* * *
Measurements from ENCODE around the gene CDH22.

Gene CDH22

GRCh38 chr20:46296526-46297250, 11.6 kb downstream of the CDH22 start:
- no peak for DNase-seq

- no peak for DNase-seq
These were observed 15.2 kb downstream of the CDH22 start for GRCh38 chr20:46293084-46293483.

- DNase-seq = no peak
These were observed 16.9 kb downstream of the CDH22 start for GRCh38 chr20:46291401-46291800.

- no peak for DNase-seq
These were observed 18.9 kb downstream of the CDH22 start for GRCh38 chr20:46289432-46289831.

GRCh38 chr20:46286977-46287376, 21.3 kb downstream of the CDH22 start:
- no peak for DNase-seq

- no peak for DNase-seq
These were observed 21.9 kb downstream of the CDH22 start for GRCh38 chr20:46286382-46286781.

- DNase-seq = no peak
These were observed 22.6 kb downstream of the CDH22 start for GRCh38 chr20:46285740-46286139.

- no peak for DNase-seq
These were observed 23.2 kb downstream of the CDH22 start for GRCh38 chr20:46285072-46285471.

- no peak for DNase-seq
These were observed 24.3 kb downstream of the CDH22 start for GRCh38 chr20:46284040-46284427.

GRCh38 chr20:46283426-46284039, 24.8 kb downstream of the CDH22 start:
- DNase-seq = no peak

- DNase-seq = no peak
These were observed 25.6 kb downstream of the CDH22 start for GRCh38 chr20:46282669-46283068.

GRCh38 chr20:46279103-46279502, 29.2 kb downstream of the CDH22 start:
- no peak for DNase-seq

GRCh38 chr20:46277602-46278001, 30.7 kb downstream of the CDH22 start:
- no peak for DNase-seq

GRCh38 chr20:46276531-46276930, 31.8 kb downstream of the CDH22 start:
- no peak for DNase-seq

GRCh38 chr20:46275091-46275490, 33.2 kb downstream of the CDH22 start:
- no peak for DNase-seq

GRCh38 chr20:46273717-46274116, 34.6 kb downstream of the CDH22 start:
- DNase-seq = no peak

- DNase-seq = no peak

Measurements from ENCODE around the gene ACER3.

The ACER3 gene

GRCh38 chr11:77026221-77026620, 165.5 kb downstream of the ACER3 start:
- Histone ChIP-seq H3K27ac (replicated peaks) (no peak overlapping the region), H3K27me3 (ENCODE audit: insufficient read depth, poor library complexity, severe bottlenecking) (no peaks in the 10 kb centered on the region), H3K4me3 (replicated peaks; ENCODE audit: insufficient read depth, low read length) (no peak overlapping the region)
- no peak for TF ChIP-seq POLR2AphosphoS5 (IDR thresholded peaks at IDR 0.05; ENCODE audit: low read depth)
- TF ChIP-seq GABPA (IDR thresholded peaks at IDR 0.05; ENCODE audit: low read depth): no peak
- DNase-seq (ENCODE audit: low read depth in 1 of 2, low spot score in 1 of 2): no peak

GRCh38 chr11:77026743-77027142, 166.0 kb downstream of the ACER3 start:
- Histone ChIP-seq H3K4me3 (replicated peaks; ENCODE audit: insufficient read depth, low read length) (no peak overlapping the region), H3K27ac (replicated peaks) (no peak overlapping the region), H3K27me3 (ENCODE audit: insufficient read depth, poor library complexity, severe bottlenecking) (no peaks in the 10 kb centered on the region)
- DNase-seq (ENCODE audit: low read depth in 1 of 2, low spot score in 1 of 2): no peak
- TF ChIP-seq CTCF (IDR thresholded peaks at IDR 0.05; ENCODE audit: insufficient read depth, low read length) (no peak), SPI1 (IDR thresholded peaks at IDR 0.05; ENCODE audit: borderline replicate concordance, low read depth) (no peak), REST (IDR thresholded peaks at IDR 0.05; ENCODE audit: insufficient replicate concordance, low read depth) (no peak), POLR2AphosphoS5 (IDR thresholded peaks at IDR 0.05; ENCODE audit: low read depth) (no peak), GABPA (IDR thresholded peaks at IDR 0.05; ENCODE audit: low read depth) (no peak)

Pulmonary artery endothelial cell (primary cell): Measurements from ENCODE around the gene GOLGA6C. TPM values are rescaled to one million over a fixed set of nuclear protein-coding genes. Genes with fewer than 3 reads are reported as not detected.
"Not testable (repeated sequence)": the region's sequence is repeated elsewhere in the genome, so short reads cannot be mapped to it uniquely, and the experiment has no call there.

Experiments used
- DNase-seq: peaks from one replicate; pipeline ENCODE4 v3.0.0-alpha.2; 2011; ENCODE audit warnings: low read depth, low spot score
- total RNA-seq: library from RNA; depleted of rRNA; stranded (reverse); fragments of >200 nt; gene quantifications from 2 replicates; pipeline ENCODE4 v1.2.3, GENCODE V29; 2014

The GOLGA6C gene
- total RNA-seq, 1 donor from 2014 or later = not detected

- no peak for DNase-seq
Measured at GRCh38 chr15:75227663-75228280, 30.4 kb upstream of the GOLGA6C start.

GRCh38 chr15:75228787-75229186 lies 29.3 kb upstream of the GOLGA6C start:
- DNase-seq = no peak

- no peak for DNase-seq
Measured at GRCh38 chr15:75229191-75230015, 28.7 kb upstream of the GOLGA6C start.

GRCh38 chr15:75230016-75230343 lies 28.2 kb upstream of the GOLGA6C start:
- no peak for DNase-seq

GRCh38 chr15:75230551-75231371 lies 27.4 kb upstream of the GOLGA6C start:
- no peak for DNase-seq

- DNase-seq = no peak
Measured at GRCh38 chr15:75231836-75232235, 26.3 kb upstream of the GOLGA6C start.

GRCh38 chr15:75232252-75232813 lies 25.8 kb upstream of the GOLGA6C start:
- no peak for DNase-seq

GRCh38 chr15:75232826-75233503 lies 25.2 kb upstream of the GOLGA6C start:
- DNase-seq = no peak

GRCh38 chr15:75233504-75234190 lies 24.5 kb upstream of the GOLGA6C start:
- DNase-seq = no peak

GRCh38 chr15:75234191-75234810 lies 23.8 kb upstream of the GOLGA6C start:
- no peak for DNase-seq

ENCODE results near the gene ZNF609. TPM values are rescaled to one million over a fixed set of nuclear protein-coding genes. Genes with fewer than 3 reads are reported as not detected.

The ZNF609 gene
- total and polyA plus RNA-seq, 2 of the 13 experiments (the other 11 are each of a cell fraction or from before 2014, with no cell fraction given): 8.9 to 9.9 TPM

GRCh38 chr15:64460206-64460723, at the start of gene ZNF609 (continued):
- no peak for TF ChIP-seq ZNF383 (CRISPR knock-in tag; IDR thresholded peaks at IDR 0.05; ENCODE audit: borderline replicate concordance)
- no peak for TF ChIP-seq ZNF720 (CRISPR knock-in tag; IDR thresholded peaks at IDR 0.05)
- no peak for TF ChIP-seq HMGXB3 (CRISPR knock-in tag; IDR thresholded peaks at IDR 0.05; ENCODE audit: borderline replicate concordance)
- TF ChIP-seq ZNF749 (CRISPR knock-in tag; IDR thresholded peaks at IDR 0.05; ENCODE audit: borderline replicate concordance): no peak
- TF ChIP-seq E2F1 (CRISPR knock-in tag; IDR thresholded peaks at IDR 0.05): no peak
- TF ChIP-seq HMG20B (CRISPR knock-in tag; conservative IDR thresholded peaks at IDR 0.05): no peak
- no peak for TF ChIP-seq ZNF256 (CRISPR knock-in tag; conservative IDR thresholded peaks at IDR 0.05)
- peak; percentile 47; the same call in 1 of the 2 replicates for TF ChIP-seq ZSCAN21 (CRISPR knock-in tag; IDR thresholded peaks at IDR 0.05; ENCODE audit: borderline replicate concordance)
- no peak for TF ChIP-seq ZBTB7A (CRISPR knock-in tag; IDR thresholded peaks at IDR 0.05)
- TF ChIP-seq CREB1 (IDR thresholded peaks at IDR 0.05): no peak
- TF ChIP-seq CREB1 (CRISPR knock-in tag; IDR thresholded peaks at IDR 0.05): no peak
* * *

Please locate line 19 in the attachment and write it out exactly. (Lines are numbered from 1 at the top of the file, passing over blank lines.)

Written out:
- no peak for DNase-seq